FAIRFIELD BAY, Ark. – In an emergency, there’s nothing more important than knowing help is right around the corner.
For months, that exact issue has been the topic of debate in the City of Fairfield Bay as city leaders look at replacing their volunteer EMS team with a paid advanced life support unit.
Tuesday, those volunteers arrived at work to find the doors locked, and no way to access their trucks or gear. In response to the sudden cutoff, community members mobbed the special-called city council meeting Wednesday afternoon to show their frustration over the move.
KARK4 first reported on the volunteer emergency medical services department in March. At that time, Mayor Linda Duncan and council members were floating the idea of replacing them, with the basic life support team being upgraded to a country-run ALS service.
But this week’s temporary shutdown came as the result of an audit, a “human resources” inquiry conducted by an outside firm that required the department to shut down. City council members couldn’t say more on why the audit was being done, and to whom or what.
What followed was an outpouring of community support for the long running volunteer team. Citizens looked for answers at the meeting but found none.
The meeting turned emotional as the Fairfield Bay community begged city councilmen and women for answers. Mayor Duncan had left prior to the community portion of the meeting; instead, a staff member handed out a prewritten release on the closure.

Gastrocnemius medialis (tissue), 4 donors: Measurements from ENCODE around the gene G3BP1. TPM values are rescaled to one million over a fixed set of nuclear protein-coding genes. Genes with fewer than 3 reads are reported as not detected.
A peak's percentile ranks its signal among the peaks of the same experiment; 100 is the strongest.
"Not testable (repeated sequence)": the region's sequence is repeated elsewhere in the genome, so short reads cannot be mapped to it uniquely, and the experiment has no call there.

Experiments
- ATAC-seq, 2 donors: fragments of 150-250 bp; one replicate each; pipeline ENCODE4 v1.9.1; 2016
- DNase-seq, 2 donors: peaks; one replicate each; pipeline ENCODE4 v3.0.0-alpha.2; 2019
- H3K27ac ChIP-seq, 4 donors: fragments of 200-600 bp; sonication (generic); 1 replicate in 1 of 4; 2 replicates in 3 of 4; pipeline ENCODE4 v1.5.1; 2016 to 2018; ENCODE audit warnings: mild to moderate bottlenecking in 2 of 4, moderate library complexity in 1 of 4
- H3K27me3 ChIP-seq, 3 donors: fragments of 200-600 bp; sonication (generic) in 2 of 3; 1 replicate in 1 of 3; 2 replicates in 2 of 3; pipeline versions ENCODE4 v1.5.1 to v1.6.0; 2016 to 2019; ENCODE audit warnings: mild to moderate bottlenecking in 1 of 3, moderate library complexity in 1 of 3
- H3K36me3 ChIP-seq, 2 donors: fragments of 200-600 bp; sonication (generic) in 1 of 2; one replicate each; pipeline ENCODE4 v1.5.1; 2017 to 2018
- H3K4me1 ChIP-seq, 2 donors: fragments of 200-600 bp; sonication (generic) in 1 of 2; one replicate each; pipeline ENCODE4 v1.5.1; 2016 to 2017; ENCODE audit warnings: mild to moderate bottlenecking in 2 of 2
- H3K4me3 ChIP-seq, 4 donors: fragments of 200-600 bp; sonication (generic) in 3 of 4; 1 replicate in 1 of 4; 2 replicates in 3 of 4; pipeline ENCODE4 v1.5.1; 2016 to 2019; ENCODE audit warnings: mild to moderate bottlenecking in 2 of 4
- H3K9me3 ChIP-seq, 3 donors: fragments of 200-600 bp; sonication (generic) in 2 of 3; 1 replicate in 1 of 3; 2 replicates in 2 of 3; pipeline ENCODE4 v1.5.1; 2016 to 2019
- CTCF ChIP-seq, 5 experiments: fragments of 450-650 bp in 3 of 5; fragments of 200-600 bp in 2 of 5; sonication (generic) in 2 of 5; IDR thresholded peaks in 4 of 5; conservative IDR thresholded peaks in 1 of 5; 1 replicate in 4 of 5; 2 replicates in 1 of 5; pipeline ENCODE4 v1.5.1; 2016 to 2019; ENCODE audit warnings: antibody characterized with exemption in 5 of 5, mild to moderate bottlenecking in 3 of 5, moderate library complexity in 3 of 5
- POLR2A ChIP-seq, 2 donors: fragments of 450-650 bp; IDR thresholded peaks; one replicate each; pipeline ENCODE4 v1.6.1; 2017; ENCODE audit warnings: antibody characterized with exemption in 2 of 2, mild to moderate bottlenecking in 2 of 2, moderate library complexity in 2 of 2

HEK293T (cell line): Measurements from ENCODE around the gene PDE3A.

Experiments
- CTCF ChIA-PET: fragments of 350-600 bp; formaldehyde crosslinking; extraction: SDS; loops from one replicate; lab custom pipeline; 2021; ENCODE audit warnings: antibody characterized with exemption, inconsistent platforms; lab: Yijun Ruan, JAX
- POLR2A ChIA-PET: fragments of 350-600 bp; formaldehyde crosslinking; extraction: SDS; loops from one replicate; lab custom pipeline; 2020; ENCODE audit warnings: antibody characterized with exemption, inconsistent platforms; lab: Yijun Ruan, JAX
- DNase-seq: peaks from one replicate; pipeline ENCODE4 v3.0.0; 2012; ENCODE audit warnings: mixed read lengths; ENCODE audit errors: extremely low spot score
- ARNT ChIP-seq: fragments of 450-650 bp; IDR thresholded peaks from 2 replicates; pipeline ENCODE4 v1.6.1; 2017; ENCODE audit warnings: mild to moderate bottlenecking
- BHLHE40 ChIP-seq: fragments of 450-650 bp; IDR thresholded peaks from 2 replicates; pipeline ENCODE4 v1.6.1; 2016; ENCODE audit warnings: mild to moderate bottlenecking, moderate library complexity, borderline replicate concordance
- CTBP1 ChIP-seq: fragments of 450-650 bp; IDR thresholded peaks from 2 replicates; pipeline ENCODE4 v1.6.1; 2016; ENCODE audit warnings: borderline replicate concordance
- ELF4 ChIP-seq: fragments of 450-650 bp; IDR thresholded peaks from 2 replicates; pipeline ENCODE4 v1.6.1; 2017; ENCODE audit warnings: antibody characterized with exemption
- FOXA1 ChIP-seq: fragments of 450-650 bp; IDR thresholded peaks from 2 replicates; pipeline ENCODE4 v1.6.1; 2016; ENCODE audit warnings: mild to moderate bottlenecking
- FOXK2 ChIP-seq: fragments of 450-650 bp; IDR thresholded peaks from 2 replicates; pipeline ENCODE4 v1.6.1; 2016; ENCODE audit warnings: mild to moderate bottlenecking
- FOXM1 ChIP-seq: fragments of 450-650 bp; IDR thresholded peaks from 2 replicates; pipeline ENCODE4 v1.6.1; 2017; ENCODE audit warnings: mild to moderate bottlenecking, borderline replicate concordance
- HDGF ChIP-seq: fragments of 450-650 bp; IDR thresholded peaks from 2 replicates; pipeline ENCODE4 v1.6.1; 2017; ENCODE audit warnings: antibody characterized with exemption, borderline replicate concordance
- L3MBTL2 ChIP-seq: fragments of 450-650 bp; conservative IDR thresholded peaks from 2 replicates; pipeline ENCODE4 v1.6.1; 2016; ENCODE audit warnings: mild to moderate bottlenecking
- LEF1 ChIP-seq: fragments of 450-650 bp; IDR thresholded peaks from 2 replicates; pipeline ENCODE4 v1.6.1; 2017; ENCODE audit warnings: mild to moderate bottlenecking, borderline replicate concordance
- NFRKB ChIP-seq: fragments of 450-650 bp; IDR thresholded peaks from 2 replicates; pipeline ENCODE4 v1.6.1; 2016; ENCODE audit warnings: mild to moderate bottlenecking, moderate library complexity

The statement says, in part, “In light of some new developments the City is required to take some temporary administrative steps involving the Fairfield Bay EMS Ambulance. These steps are required by Human Resources protocols for the State of Arkansas. While our inquiry into these matters is being conducted, the Fairfield Bay EMS ambulance service is temporarily unavailable; however, we are exploring avenues to resume service as soon as possible.”
According to volunteers, EMS members arrived at work Tuesday to find the locks changed and a message from the Mayor that they were temporarily shut down.
Deputy Captain Tim Hallet was shocked at the move. He’s served the retirement community for years as an EMS responder.
“To be shut down and not able to help these people,” Hallet tearfully said, “what could happen breaks my heart.”
Neighbors like Kasey Kimmons were also upset. She says nursing homes and assisted living facilities like Indian Rock Village where she works can’t operate without nearby medical support. “If there is an emergency that they have to respond to on the other side of the county,” Kimmons explained, “that is putting you at risk of waiting an hour or two hours or three hours for medical aid.”
The mayor’s statement says the county EMS unit, Medic One, has agreed to provide an ambulance to the area as the volunteer EMS is closed. But team members present at the meeting say although they’ll still respond to calls in the city like they always have, the unit had not promised to move a truck in.
City council members said they wished they could do more as neighbors left without answers. The future of the department is still unknown as city leaders approved the audit during Wednesday’s meeting. Some said they hoped the shutdown would be less than a week.
While the team waits to return to work, the city will be covered by the county-wide ambulance service.
The closest station is about 10 minutes away from Fairfield Bay, although team members at the meeting said county EMTs were already working overtime as it is.